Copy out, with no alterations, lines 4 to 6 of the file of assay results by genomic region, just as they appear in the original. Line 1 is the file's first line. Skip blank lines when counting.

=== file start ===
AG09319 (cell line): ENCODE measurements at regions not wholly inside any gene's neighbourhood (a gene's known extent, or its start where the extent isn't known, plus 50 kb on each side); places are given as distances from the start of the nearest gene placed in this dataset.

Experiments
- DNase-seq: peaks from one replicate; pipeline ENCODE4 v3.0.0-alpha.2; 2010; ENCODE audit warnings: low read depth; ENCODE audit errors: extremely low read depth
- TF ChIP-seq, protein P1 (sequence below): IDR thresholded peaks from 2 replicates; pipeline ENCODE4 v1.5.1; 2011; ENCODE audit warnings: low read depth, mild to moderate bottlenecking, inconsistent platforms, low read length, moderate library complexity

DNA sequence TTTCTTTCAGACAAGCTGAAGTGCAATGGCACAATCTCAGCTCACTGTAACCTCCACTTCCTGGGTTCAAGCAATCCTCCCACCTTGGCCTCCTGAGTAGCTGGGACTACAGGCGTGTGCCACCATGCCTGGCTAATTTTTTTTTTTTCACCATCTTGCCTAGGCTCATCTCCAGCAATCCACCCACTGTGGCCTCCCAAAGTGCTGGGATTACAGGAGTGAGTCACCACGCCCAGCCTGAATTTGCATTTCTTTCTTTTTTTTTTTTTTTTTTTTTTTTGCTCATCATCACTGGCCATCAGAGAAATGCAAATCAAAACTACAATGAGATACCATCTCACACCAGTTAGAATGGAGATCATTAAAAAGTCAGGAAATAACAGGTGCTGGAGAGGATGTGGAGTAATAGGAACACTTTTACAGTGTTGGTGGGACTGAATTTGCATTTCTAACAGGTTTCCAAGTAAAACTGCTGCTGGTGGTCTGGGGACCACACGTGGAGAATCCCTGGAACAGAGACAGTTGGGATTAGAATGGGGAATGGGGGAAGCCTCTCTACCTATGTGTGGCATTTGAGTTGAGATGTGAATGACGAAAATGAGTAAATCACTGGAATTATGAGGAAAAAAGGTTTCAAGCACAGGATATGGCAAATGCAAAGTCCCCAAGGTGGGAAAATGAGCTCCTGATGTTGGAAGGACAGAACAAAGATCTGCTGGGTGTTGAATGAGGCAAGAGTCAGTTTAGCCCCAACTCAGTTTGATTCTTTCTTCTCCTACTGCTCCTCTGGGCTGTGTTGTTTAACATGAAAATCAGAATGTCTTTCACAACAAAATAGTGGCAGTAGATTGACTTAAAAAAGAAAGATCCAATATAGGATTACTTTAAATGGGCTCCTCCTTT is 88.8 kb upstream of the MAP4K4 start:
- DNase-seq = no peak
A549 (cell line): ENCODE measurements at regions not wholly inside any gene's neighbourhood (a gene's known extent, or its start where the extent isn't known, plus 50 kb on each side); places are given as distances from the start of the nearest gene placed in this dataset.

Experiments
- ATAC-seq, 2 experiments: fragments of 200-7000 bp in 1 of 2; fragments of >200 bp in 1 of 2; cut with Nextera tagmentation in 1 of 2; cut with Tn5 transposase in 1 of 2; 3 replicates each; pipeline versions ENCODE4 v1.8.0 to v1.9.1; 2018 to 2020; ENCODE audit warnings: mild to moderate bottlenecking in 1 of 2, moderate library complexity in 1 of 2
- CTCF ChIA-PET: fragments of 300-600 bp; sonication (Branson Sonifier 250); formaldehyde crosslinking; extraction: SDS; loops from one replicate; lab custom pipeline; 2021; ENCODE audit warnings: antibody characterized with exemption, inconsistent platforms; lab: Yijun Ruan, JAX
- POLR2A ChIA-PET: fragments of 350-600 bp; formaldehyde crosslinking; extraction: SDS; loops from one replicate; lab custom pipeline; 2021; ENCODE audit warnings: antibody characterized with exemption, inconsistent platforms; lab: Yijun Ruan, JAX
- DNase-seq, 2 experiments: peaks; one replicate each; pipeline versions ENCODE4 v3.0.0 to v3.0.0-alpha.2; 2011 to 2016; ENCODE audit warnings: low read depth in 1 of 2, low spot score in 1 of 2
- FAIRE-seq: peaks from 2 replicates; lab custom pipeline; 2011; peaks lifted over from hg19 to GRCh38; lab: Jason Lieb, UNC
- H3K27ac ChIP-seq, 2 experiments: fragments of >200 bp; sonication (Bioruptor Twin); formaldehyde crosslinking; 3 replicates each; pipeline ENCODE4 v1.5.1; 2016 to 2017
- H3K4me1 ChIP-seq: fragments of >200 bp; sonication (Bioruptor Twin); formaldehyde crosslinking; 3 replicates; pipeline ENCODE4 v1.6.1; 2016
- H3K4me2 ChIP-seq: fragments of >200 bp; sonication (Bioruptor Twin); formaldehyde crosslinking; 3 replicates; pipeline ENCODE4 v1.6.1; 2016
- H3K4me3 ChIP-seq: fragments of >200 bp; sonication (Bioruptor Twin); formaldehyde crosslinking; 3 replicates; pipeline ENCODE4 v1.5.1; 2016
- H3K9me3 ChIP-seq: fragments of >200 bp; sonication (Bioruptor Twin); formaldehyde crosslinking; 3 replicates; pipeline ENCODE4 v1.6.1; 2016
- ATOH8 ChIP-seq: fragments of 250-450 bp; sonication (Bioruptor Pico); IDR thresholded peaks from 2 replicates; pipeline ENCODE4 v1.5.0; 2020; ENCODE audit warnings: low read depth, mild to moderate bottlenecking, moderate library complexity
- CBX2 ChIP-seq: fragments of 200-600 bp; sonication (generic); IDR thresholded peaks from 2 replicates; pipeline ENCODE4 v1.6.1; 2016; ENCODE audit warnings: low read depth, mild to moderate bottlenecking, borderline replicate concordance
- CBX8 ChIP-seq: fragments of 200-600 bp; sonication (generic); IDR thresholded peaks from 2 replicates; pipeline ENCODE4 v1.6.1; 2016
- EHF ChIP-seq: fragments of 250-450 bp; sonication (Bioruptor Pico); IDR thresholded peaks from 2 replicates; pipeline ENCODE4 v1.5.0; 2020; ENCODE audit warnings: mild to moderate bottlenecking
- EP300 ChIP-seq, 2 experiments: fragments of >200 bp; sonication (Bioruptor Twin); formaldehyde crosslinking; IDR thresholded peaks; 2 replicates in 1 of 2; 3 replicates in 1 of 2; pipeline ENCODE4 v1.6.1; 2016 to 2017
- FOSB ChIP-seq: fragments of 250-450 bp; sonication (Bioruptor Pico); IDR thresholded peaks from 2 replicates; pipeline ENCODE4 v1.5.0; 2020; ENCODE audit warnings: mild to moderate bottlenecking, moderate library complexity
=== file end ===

- TF ChIP-seq, protein P1 (sequence below): IDR thresholded peaks from 2 replicates; pipeline ENCODE4 v1.5.1; 2011; ENCODE audit warnings: low read depth, mild to moderate bottlenecking, inconsistent platforms, low read length, moderate library complexity

DNA sequence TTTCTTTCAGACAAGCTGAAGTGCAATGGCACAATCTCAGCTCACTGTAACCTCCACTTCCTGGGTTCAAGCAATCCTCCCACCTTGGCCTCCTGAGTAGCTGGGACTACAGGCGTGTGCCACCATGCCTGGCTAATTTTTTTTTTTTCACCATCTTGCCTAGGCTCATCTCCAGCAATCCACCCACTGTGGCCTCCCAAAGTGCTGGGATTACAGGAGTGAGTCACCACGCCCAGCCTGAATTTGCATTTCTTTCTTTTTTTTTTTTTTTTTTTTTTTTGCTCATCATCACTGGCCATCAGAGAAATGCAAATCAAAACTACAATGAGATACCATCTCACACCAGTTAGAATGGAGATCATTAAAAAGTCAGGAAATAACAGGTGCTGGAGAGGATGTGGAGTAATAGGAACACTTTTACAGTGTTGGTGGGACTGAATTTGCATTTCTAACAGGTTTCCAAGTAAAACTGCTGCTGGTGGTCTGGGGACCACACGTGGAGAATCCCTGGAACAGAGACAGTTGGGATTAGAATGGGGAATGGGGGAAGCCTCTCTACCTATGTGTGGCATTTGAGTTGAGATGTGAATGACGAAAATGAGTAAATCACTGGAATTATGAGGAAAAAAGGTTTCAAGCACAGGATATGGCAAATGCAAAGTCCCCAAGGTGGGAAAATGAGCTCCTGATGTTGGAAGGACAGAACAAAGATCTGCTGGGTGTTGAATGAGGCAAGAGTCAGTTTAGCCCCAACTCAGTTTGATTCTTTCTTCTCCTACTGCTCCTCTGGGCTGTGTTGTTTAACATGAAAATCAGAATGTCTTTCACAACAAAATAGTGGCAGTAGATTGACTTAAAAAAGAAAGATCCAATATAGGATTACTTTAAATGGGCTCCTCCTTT is 88.8 kb upstream of the MAP4K4 start:
- DNase-seq = no peak